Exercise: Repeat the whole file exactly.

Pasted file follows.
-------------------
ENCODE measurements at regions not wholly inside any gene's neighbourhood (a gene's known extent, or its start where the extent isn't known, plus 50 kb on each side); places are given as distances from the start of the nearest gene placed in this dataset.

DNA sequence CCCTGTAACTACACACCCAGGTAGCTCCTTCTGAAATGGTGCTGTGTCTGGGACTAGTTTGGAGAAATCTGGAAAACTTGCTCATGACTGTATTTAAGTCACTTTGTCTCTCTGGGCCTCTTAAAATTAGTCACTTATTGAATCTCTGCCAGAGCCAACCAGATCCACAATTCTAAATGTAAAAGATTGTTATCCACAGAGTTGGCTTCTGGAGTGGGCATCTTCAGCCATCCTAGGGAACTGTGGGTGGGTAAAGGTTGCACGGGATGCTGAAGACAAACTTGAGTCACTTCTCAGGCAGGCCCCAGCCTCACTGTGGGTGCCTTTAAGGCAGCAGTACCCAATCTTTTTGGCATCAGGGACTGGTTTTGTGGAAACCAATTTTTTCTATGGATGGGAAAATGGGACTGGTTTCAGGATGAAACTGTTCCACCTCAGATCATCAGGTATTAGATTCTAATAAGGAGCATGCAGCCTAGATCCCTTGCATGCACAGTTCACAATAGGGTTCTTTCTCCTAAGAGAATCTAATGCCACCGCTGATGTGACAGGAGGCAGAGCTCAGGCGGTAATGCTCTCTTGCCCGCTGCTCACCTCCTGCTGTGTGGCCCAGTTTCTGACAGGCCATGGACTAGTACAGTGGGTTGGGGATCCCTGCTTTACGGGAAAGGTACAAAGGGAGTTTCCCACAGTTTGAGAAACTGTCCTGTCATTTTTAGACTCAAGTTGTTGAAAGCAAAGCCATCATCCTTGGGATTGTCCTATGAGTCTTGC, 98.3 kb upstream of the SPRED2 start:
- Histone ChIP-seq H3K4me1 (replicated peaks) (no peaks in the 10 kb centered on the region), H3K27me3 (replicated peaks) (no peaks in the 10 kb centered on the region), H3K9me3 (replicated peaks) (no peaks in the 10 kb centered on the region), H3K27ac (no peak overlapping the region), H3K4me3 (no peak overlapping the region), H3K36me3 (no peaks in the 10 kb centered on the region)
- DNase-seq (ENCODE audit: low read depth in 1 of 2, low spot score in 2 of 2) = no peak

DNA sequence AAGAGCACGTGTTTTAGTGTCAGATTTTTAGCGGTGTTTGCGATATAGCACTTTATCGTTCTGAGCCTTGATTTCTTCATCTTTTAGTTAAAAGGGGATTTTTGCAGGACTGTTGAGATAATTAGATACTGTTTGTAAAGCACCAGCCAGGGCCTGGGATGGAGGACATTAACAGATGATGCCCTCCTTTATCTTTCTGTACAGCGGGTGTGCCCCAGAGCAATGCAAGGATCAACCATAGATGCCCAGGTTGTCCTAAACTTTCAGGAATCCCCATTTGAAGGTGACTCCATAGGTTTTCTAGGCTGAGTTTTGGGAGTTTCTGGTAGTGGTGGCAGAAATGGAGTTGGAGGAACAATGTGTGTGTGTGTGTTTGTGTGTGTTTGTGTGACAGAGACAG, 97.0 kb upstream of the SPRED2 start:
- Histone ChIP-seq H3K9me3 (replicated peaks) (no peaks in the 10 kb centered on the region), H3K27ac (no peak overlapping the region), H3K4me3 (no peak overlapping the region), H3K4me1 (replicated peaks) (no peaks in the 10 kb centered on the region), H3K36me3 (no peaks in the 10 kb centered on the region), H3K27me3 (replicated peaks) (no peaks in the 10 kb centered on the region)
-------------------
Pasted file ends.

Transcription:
ENCODE measurements at regions not wholly inside any gene's neighbourhood (a gene's known extent, or its start where the extent isn't known, plus 50 kb on each side); places are given as distances from the start of the nearest gene placed in this dataset.

DNA sequence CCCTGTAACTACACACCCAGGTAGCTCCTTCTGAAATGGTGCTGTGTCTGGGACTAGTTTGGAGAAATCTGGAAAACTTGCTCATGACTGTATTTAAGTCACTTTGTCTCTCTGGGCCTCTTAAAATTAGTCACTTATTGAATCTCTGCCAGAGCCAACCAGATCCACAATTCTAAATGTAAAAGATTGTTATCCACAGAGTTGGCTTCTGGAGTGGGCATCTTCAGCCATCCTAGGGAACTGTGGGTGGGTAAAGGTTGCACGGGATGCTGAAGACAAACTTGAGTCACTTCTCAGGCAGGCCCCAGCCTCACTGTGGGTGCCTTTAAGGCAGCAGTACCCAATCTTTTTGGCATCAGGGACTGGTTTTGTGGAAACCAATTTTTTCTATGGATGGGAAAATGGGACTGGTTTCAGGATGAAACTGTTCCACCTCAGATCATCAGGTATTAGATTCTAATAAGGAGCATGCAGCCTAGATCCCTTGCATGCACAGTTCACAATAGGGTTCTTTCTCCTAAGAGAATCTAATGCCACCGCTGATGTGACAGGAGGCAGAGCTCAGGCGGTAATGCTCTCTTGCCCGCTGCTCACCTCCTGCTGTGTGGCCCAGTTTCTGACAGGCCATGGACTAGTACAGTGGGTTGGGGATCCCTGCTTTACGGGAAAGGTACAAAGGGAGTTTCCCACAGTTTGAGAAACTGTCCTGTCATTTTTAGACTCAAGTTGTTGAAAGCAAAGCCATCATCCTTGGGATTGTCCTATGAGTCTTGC, 98.3 kb upstream of the SPRED2 start:
- Histone ChIP-seq H3K4me1 (replicated peaks) (no peaks in the 10 kb centered on the region), H3K27me3 (replicated peaks) (no peaks in the 10 kb centered on the region), H3K9me3 (replicated peaks) (no peaks in the 10 kb centered on the region), H3K27ac (no peak overlapping the region), H3K4me3 (no peak overlapping the region), H3K36me3 (no peaks in the 10 kb centered on the region)
- DNase-seq (ENCODE audit: low read depth in 1 of 2, low spot score in 2 of 2) = no peak

DNA sequence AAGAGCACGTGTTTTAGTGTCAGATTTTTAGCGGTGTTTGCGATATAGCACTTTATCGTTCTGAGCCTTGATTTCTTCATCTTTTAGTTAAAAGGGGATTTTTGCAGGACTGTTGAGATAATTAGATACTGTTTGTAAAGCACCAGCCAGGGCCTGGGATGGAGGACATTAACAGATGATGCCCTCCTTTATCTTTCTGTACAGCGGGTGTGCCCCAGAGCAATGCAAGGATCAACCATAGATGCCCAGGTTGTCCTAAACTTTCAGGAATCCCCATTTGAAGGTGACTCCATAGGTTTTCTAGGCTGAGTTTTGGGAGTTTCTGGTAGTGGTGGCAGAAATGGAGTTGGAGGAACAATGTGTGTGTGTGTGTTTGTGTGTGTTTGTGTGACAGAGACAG, 97.0 kb upstream of the SPRED2 start:
- Histone ChIP-seq H3K9me3 (replicated peaks) (no peaks in the 10 kb centered on the region), H3K27ac (no peak overlapping the region), H3K4me3 (no peak overlapping the region), H3K4me1 (replicated peaks) (no peaks in the 10 kb centered on the region), H3K36me3 (no peaks in the 10 kb centered on the region), H3K27me3 (replicated peaks) (no peaks in the 10 kb centered on the region)